Cannabis retailers across Canada saw record sales throughout 2021, but this market growth is showing signs of slowing from its rapid pace.

According to federal data agency Statistics Canada, the world’s second-largest cannabis market achieved sales of C$3.9 billion in 2021 among its eight largest provinces which regularly release monthly figures. This figure represents a 50% year-over-year growth from sales of C$2.6 billion in 2020.

While Canada’s most populous province, Ontario, was the country’s largest cannabis market with C$1.47 billion in sales in 2021, the fourth-largest province by population, Alberta, came in second with C$716.7 million in sales.

Quebec followed suit with C$601 million; British Columbia, C$556.2 million; Saskatchewan, C$158.3 million; Manitoba, C$148.8 million; Nova Scotia, C$95.5 million; New Brunswick, C$80.4 million; and Newfoundland, C$60.7 million.

Editor’s note: Prince Edward Island and Canada’s three territories (Yukon, Nunavut and Northwest Territories) have not consistently reported monthly sales figures in 2021.

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The year was marked by eight consecutive months of growth from March to October, then ended with record sales of C$382.4 million for December.

While record retail months may continue, to some extent, 2021 trends indicate that year-over-year growth is slowing. For example, January 2021 sales increased by 81.3% over January 2020 sales, but a steady decline progressed throughout the year to the point that December 2021 sales increased by 28.5 % compared to December 2020 sales.

Much of this early momentum in 2021 may have been tied to increased end revenue from “cannabis 2.0” rules. At the end of 2019, the Canadian adult retail market presented a host of new product options under new government rules, which allowed the sale of derivative products, such as edibles, extracts and topical products.

The addition of these product offerings paved the way for 61% year-over-year growth in 2020, followed by 50% year-over-year growth in 2021.

But those record numbers from last year came at a time when retail cannabis prices have fallen across all product categories, including up to 35% for some categories – cannabis concentrates and vape pens – according to reports. Market data from Seattle-based cannabis analytics firm Headset, which tracks data from Ontario, Alberta, British Columbia and Saskatchewan.

Headset data analyst Cooper Ashley has already said so Cannabis time that the record numbers were the result of consumer demand rising faster than prices were falling.

“In fact, the large increase in total purchase volume itself may have contributed to increased competition and price suppression in the Canadian market,” he said.

As the Canadian cannabis market continues to mature, the supply and demand balance for the industry still isn’t up to snuff, said Andrea Dobbs, co-founder and CEO of Village Bloomery. TCC.

Opened in 2015, the Village Bloomery is a cannabis retail business in Vancouver, British Columbia, a province that saw 50% year-over-year sales growth in 2021.

“In the unregulated market, you can find what you want when you want it, but in the regulated market, products are introduced and discontinued soon after,” Dobbs said. “We will spend time and energy educating people about the features and benefits of a product, which of course develops a customer base, only to then turn around and find that either the producers have decided to give up the product, i.e. the BCLDB. [British Columbia Liquor Distribution Branch] decides not to continue.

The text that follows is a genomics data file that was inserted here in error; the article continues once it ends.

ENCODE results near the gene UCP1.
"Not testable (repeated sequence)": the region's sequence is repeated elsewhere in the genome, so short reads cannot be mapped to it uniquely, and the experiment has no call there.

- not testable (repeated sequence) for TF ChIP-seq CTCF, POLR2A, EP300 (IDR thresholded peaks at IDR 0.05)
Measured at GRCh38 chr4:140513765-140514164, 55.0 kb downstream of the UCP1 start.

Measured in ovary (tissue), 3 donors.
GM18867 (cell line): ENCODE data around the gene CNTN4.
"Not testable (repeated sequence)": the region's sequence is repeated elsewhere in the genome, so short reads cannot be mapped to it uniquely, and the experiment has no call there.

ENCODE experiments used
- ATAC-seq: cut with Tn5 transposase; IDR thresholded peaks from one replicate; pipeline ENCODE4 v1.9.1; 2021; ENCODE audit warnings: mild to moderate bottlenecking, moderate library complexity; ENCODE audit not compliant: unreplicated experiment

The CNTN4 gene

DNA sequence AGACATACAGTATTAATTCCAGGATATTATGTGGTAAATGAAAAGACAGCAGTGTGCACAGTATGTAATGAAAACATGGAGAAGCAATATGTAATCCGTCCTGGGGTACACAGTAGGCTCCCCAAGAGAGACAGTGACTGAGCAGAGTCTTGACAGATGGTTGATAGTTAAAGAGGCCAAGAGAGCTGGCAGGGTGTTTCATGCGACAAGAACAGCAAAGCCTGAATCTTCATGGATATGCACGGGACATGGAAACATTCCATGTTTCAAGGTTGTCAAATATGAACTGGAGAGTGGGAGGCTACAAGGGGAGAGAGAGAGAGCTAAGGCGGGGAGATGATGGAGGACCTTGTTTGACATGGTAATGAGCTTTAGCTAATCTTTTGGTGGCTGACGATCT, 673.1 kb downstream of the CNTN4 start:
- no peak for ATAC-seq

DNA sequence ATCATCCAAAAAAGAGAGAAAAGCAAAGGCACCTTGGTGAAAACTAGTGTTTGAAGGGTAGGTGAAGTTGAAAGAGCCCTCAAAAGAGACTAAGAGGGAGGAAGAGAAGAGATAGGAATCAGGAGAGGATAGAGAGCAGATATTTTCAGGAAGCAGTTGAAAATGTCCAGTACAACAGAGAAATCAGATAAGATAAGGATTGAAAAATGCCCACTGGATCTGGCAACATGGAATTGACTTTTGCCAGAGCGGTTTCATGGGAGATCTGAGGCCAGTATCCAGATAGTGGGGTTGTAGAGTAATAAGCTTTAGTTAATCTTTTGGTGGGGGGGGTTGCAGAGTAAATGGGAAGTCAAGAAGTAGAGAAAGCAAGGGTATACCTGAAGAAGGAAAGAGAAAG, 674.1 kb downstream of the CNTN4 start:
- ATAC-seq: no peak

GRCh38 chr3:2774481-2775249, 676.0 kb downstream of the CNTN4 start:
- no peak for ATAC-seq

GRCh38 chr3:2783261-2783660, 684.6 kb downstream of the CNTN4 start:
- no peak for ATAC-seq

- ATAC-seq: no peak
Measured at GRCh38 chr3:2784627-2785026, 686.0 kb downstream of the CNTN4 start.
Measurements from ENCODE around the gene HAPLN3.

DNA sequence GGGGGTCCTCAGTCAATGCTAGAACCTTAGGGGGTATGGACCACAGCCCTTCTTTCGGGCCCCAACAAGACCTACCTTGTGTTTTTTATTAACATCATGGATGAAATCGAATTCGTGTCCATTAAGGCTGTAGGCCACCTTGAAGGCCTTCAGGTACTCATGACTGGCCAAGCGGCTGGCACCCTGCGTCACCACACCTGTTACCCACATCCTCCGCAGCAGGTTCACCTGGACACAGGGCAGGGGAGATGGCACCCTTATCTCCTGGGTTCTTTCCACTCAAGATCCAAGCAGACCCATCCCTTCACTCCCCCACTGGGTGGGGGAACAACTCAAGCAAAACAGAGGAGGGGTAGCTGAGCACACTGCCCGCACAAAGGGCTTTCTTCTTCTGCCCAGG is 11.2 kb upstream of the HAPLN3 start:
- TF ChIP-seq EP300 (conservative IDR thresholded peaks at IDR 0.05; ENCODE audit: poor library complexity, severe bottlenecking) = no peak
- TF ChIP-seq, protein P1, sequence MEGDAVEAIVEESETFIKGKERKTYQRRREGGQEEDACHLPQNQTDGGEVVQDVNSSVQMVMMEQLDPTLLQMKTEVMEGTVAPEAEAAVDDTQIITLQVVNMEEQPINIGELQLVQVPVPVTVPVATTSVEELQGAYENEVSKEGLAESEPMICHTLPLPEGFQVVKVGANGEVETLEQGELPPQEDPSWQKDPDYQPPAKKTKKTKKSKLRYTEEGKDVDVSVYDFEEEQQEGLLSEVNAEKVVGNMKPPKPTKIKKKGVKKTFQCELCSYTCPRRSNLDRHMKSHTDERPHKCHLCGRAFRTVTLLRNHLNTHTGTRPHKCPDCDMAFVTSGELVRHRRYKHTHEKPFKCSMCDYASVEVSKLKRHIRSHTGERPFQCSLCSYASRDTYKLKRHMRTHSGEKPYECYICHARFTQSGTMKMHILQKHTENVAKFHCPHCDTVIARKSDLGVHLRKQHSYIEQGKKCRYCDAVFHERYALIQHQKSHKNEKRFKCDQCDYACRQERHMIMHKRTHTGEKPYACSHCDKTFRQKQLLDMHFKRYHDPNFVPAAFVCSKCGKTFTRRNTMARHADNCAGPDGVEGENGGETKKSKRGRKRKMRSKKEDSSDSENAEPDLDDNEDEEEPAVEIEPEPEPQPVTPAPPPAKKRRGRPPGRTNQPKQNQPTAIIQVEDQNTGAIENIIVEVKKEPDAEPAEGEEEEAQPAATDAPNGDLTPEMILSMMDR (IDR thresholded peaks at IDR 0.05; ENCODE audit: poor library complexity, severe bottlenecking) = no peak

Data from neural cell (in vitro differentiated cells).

One of the BCLDB’s approaches to dismantling the unregulated market is to manipulate product prices and THC content, which is not always consistent with licensed retailers’ business operations, Dobbs said.

Specifically, Village Bloomery’s customer base is more nuanced and less concerned about prices and/or THC content, she said.

“Of course affordability is a concern, especially for those of us whose livelihoods have been directly impacted by the global pandemic, but most of us are struggling to keep prices as low as possible because we recognize the market is fragile,” Dobbs said.

She added: “There are many products that are in high demand and these are often sold out within seconds on the wholesale site, which I think demonstrates that there is a demand for this type of product. “

In addition to prices for vape pens and cannabis cartridges down 35% from January to December 2021, topicals (-30%), capsules (-20%), pre-rolls (-19%), flowers dried (-16%), tinctures and sublinguals (-16%), beverages (-12%), edibles (-11%) and oils (-11%) also all fell in equivalent price, according to Headset.

While price squeeze is most often driven by competitive pressures within a market, Ashley said, diversification of price points with brands aimed at providing offers that appeal to customers with buying habits different consumption is often the next trend in a maturing market.

One consumer trend Ashley said she analyzed in 2021 was the purchase of larger packs (more grams per pack) across four product categories: The average price of items in the pre-roll category increased by 6 % from January to December, while capsules (4%), edibles (1%) and beverages (1%) also increased.

In British Columbia, Dobbs said efforts have been made to implement order limits to prevent certain products from selling out so quickly, but in reality, there just aren’t enough orders. supply for everyone.

“Most of the hard-to-stock products are not products that BCLDB prioritizes for its own stores,” she said. “Having said that, I’m glad to see high-quality products on the market, and I’m glad to see that people who were buying from us before the regulations are back to looking for these products.”